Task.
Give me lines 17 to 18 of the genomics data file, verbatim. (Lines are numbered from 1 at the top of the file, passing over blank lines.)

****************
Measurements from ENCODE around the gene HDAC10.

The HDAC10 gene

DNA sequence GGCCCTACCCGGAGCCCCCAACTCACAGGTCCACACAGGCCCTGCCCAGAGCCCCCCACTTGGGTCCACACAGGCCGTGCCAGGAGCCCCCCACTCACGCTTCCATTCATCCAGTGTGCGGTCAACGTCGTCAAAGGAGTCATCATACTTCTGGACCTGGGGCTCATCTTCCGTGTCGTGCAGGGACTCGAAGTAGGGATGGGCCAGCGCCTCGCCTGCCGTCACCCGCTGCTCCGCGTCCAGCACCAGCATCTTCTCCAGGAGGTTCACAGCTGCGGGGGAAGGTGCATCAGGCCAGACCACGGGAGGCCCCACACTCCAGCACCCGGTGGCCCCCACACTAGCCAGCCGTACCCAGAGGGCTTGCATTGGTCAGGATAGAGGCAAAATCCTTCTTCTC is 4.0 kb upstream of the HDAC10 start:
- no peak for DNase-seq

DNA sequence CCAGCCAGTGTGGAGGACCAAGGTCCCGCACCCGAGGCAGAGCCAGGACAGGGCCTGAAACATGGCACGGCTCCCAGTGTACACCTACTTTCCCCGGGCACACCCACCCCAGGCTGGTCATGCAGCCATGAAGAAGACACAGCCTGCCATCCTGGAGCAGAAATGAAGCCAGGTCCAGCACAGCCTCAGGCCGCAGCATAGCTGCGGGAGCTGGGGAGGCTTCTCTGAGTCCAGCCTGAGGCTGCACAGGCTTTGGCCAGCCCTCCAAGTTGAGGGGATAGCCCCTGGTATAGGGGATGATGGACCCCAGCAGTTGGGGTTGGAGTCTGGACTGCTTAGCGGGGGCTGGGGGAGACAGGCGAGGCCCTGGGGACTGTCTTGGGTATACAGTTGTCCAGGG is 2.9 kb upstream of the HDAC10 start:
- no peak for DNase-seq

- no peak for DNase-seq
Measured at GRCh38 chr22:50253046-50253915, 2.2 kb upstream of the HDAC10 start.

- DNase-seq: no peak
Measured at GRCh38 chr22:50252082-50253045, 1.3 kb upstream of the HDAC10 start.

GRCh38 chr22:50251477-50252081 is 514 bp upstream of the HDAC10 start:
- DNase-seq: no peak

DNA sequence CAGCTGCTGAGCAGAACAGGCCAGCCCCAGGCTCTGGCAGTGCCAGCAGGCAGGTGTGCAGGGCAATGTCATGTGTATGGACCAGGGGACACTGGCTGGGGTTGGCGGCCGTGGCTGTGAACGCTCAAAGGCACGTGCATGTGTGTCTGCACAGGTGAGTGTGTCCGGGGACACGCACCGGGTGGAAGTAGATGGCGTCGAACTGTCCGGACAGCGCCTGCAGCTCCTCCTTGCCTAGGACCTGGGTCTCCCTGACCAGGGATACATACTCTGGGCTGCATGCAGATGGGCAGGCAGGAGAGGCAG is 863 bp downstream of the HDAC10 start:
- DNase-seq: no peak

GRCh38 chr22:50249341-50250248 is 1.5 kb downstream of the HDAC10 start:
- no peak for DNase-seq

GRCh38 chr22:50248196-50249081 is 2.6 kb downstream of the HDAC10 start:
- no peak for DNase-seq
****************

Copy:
GRCh38 chr22:50248196-50249081 is 2.6 kb downstream of the HDAC10 start:
- no peak for DNase-seq